This week, Passer VR released a free preview of the forthcoming VR Hand package. With this preview package you get full control of all fingers. It is possible to move and pickup objects while the hand is stopped by static objects.
The package is an advanced version of the scripts described in the Grabbing virtual hands in Unity and Virtual hands and static object collisions tutorials. This latest development implements procedural hand animations in which each finger can be moved independently. The fingers can be driven by input like mouse buttons, analog triggers or other digital of analog inputs. The package includes a demo using the mouse input, but devices like the Razer Hydra, STEM or VR gloves can be supported.
Objects can be picked up when the thumb and at least one the fingers grabs a rigidbody. This makes grabbing objects a realistic experience. When all fingers are flexed again, you will drop the object. You can grab an object at any point unless an Handle has been attached to the object. The Handle defines the position and rotation the object should have when it is grabbed. This ensures that a sword or tennis racket is always in the correct position when it is grabbed. Only when the object is grabbed in the area of the handle it will snap to the handle. This makes it still possible to grab the sword at the cutting end.
Handles are a script which can be attached to any rigidbody. In the scene view of unity you can see the position and orientation of the handle as a yellow box. The wired sphere shows the area in which the object will snap to the handle positions.
The hands will collide with rigidbodies using physics. This enables you to push them away for examples. This is not possible with static colliders like walls. My experiments showed that it feels much more realistic when hands are stopped by static colliders instead of moving through them. The downside of moving through static walls is that your real and virtual hands are no longer in the same location. This gives a strange feeling. This feeling is translated into something else which we cannot simulate easily at the moment: force. The different between the virtual and real hand position is translated into a force: the greater the distance, the greater the force. In the final version of the VR hand component this is used to interact better with the environment. You will need more force to move heavy objects for example. This will on the other side also create a reaction force at the hands. This may be translated into haptic reactions in the feature, driving controllers like the Reactive Grip from Tactical Haptics.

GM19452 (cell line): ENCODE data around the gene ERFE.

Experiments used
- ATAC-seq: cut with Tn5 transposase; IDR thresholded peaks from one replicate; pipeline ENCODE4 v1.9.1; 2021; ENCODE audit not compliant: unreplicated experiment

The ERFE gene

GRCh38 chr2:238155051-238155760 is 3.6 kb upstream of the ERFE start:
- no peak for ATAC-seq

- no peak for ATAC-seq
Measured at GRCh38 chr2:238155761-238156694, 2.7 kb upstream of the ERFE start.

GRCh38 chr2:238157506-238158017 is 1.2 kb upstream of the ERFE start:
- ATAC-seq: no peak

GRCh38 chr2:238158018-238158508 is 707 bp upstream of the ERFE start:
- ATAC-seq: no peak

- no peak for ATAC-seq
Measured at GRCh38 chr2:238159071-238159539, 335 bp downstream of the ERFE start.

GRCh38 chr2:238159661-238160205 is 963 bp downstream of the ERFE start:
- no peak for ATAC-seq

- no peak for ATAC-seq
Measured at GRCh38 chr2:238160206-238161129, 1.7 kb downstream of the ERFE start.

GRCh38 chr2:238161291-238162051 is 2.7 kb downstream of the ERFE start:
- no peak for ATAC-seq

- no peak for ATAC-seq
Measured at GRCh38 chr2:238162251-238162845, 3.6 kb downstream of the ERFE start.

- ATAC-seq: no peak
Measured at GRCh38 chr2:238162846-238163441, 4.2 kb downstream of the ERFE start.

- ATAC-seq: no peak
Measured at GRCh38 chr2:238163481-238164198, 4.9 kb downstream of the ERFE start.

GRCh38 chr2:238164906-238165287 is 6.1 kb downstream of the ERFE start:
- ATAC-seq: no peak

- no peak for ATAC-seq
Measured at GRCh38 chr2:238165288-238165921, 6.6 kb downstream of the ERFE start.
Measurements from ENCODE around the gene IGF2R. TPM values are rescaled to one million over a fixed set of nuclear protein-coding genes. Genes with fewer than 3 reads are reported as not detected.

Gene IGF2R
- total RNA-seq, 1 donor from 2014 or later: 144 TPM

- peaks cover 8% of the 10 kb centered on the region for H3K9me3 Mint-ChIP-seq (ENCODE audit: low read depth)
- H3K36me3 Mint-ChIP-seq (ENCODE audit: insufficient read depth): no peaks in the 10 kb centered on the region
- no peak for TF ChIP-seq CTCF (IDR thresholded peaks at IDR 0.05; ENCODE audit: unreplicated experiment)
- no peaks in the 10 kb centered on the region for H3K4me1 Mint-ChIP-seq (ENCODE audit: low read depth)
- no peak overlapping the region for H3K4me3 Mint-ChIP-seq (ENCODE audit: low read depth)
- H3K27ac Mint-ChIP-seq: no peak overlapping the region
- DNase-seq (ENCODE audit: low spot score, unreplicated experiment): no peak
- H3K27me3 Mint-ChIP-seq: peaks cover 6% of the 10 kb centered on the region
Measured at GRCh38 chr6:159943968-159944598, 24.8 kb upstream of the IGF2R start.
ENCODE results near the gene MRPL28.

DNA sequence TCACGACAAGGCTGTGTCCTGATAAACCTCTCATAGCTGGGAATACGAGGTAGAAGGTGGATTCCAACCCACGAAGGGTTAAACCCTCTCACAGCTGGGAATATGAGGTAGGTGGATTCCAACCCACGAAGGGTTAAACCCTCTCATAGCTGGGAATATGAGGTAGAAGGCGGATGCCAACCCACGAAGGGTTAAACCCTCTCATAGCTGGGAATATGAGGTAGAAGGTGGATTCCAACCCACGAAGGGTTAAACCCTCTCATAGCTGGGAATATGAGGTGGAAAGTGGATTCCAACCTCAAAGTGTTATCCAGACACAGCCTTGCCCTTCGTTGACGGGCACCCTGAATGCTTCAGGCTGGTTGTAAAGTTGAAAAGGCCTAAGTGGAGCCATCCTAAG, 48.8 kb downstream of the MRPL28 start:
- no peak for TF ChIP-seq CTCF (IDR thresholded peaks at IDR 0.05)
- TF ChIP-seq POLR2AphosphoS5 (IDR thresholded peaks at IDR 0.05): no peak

The component is not ready yet for its final release. The most important things which are missing is that the objects which you pick up can still move through static objects. It is also not possible to touch a grabbed object with your other hand. This and some other important features need a full redesign on which I am working now.
In the mean time: have fun with this free preview release!